It was my pleasure to serve with Sam Nunn and Des Browne as co-chairs of the NTI Military Materials Security Study Group. This is an exceptionally important topic and one with which I have long been acquainted.
Experience has taught us all that international cooperation is crucial when it comes to securing weapons of mass destruction and the materials needed to build them. The Nuclear Security Summit process has reinforced the power of global cooperation. The Summits have demonstrated that progress on securing and eliminating civilian materials is possible – even during times of turmoil when tensions are running high.
Some might question, though, whether international cooperation is possible when it comes to the security of military nuclear materials. I believe it is – because I saw firsthand how the United States and the Russian Federation were able to cooperate on these issues for more than 20 years.
In 1991, when Sam and I were in the Senate, we were concerned that some of the former Soviet states would be unable to secure and keep track of the nuclear weapons and materials they inherited when the Soviet Union broke apart.
That is why we proposed what became known as the Nunn-Lugar Program. Nunn-Lugar allowed the United States to work with Russia and deactivate thousands of weapons under arms control agreements and secure the rest by providing advanced security systems at locations where they were stored.
It was a bit of a strange situation. We were working with the Russians to dismantle or secure the same weapons that had been pointed at us during much of the Cold War. But we all understood that cooperation with the Russians was necessary to avert catastrophe. If we didn’t act, nuclear weapons and materials could end up escaping from former Soviet territory and into the hands of rogue states or non-state actors bent on killing thousands of innocent civilians. We could not let that happen.
And the Nunn-Lugar Program made a difference. Over 20 years, we worked with the Russians to deactivate more than 7,600 nuclear warheads, destroy more than 2,600 nuclear delivery vehicles, and secure dozens of Soviet-era nuclear weapons facilities, each containing metric tons of dangerous weapons-usable nuclear materials. This was a remarkable achievement in our national and global security, and I applaud the extraordinary men and women who helped implement this work over the past two decades.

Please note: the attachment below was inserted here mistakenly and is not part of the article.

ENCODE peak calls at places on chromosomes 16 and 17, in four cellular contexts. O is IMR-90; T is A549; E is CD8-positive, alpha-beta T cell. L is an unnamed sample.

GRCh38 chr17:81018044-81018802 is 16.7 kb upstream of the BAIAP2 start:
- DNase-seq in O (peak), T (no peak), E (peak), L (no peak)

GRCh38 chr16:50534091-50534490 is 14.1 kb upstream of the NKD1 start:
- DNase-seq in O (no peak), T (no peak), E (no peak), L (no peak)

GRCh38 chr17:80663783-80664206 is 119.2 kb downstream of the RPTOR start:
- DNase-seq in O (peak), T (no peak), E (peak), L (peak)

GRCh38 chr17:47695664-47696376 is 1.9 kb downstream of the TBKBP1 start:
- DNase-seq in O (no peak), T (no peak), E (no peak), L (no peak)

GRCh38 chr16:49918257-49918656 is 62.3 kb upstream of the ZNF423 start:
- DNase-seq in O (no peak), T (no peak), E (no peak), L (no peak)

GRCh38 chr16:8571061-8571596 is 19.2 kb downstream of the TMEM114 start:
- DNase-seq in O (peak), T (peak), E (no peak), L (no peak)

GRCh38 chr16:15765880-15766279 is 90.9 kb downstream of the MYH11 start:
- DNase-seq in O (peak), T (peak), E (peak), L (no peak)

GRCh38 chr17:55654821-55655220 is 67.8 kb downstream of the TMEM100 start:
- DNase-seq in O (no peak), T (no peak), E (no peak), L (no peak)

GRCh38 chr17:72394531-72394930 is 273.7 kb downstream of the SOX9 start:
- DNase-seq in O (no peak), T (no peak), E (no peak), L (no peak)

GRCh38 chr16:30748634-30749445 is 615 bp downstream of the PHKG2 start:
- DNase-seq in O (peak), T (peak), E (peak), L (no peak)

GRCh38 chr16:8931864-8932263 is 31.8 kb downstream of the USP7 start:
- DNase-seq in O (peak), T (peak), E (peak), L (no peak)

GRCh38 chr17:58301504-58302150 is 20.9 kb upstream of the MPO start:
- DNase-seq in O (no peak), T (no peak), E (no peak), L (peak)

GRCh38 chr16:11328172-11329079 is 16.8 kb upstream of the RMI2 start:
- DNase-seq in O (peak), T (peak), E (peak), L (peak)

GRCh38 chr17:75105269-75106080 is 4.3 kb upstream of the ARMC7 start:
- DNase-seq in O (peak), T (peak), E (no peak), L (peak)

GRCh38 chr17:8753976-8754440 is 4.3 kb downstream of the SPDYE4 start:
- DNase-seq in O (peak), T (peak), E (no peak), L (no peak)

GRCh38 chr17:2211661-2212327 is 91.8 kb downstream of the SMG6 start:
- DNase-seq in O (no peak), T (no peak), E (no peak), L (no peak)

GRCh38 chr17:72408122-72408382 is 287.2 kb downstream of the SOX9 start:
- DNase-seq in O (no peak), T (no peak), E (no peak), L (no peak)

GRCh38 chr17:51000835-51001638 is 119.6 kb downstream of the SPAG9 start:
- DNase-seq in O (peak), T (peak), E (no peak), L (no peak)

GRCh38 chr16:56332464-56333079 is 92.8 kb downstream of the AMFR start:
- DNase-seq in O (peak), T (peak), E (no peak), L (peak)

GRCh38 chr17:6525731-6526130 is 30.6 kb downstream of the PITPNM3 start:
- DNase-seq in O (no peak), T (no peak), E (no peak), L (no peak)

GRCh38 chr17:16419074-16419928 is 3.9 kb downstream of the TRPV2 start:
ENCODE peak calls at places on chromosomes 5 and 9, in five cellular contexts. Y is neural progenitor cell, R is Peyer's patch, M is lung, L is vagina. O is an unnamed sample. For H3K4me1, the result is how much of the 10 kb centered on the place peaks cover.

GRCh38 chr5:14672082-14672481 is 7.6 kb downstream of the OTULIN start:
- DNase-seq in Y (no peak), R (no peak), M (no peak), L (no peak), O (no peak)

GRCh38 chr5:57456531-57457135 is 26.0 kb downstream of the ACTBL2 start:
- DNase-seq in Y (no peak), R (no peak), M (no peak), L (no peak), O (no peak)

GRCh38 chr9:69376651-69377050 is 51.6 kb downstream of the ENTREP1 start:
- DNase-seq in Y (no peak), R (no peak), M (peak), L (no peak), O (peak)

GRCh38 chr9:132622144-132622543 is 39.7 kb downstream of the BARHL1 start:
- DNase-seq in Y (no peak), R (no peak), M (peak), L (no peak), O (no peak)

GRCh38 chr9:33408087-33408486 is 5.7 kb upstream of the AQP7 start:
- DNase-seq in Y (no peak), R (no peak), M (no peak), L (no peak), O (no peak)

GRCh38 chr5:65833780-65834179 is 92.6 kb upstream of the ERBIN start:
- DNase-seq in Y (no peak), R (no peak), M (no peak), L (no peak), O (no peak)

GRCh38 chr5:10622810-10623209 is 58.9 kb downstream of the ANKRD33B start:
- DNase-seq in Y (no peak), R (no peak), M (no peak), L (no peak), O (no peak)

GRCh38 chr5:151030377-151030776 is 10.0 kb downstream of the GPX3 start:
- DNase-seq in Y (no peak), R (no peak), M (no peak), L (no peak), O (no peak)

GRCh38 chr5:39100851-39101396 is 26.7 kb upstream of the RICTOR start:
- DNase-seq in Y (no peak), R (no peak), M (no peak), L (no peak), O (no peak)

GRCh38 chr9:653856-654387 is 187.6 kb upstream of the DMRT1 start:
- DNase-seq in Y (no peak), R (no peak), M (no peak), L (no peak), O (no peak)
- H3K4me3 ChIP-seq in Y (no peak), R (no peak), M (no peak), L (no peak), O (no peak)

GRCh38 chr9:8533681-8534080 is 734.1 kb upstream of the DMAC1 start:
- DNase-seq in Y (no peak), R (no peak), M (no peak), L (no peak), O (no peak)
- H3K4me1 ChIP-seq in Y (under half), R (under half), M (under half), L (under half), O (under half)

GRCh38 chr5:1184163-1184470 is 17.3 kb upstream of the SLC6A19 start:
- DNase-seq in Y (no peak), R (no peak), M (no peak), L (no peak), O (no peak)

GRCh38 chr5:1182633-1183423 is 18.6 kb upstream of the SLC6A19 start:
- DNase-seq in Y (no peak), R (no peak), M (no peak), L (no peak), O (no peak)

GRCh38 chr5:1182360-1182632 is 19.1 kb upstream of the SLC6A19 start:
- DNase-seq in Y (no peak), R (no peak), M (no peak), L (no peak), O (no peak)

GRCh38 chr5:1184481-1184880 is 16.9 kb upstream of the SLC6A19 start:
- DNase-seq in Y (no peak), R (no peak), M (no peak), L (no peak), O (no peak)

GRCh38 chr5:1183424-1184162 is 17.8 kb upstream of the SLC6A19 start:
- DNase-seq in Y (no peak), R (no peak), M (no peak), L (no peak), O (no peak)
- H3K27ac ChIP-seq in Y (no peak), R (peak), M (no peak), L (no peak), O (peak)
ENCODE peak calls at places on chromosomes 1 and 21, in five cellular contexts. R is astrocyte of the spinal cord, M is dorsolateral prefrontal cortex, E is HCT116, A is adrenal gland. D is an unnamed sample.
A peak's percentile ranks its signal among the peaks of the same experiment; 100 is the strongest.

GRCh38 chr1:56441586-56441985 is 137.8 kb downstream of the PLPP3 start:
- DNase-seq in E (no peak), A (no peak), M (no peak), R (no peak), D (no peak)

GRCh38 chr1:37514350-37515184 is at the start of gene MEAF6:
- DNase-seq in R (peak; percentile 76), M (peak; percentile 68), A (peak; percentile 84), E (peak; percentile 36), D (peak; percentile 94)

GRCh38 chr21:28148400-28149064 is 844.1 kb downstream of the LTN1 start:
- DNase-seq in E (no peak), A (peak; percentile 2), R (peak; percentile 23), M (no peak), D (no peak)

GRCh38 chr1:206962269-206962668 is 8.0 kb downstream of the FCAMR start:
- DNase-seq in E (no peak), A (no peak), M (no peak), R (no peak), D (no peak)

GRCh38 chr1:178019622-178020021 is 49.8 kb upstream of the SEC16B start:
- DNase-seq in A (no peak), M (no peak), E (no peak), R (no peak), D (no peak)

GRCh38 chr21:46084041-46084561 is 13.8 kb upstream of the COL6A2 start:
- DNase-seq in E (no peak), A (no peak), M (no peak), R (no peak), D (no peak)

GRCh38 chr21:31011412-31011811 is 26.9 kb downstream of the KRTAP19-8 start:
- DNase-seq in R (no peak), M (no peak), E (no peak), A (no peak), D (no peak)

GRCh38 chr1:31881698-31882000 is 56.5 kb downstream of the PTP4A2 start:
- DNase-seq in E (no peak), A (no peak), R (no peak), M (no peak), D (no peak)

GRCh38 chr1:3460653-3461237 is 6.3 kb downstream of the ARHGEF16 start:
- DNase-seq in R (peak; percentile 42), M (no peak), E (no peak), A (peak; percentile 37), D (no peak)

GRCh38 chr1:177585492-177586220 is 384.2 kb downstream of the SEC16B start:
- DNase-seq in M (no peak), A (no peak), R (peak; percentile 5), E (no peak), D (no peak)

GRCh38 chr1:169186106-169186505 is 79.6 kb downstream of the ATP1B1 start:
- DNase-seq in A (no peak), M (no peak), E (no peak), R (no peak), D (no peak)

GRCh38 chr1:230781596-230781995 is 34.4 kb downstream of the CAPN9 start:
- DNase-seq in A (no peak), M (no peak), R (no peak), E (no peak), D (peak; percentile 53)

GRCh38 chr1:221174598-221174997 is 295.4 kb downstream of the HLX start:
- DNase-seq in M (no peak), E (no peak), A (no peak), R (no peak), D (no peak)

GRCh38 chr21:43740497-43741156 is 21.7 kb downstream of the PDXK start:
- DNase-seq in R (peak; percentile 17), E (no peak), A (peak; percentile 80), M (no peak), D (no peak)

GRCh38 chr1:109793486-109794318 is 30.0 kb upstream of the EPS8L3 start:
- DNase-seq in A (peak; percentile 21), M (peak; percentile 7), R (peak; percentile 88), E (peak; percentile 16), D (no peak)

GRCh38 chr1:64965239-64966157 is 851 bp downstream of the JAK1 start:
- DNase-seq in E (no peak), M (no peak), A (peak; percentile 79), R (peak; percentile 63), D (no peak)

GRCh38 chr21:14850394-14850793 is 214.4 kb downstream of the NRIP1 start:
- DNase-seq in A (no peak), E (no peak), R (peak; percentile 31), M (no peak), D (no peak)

But we cannot consider the Nunn-Lugar Program a one-shot opportunity for international cooperation on the security of military nuclear materials. Despite our significant differences today, we should continue to look for opportunities to collaborate on improving the security of military nuclear materials worldwide.
I am particularly pleased that General Maslin, former head of Russia’s 12th Main Directorate, which is responsible for ensuring the security of Russian nuclear warheads, participated in this study and provided input. One of the strengths of this report is that is informed by the input of numerous former senior military officials who have firsthand knowledge of how to both strengthen security and build international confidence in the protection of these military nuclear materials.
As many of you know, our nuclear security work with Russia has slowed considerably, but our bilateral cooperation on military materials over the past 20 years serves as an example that can be applied to a broader group of countries with military materials.
For example, as recently as two years ago, representatives from the United States, the United Kingdom, and Russia met on a regular basis to exchange best practices on nuclear security topics. This very useful exchange not only contributed to strengthening the security of military materials, but also to building international confidence in the security of these materials – two of the primary objectives of this study group.
As this new report describes, we should consider doing more of these exchanges with a broader set of countries; we should carry out joint training exercises and expand nuclear security education and certification programs; and we should develop a technical forum where countries can discuss emerging threats facing nuclear security. These are among the many recommendations in the report.
There are skeptics who say that focusing on the security of military nuclear materials is too sensitive or too difficult. Twenty years of cooperation between the United States and Russia on these issues proves the skeptics wrong. It is not only possible, it is necessary to avoid catastrophe.